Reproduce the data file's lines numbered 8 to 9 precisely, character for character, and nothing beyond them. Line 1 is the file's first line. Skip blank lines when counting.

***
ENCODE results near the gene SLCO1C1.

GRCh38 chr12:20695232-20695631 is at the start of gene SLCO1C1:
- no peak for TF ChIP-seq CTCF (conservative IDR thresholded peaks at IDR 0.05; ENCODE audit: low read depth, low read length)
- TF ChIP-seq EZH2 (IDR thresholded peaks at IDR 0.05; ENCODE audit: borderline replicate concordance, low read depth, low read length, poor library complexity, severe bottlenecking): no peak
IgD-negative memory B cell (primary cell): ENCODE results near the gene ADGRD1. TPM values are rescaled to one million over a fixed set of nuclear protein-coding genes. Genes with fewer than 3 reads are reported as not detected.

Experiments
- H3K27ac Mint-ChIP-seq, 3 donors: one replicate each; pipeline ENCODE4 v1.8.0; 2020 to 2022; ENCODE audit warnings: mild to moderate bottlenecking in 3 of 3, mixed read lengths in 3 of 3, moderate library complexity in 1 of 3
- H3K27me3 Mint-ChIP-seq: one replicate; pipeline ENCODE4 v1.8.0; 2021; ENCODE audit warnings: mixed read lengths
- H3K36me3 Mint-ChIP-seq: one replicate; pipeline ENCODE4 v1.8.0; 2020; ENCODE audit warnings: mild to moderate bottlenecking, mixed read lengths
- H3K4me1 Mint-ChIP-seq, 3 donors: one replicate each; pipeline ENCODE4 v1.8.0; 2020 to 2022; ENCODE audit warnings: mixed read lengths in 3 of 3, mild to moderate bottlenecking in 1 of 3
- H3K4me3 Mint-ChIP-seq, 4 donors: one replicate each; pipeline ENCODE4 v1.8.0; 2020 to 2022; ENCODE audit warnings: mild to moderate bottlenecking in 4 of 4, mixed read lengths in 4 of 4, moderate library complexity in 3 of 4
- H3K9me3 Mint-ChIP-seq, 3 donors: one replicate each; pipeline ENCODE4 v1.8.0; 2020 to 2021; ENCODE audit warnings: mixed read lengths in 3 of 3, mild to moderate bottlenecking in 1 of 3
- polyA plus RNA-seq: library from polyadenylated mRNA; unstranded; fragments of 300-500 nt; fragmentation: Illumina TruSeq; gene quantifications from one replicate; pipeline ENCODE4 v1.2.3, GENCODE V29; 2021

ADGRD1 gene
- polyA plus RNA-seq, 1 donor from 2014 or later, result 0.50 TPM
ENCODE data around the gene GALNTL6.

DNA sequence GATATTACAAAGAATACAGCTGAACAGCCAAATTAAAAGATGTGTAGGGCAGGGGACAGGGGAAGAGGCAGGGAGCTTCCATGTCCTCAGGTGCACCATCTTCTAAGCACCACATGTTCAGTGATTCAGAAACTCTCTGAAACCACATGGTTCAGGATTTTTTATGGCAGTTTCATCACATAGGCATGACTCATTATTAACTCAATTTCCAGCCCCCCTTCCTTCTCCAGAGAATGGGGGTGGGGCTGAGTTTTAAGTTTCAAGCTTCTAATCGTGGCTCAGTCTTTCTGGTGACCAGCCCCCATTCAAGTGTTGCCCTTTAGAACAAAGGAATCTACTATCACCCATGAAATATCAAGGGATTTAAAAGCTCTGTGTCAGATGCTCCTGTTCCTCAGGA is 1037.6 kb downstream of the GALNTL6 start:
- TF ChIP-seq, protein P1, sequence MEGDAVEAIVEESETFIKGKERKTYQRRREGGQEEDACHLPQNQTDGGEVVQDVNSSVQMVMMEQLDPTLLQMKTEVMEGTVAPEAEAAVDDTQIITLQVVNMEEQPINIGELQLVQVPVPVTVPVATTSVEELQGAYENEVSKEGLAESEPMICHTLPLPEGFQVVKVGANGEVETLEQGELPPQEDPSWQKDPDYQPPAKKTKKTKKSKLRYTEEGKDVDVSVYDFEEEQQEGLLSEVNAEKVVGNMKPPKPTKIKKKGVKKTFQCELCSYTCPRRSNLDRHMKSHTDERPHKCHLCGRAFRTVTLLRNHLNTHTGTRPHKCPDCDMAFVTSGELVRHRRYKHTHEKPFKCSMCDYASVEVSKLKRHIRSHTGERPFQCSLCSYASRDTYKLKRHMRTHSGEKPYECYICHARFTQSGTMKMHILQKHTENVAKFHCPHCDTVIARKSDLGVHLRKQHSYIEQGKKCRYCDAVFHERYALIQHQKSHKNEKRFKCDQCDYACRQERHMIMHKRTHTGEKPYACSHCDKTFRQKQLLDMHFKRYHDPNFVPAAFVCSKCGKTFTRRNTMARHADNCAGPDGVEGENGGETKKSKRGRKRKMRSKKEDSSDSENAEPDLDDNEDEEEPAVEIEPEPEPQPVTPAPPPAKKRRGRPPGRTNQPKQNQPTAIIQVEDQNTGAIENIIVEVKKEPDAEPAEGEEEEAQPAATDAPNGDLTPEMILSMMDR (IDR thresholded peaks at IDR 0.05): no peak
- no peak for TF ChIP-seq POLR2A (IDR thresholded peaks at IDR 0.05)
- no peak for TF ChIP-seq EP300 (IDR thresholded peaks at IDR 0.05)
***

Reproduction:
- H3K27me3 Mint-ChIP-seq: one replicate; pipeline ENCODE4 v1.8.0; 2021; ENCODE audit warnings: mixed read lengths
- H3K36me3 Mint-ChIP-seq: one replicate; pipeline ENCODE4 v1.8.0; 2020; ENCODE audit warnings: mild to moderate bottlenecking, mixed read lengths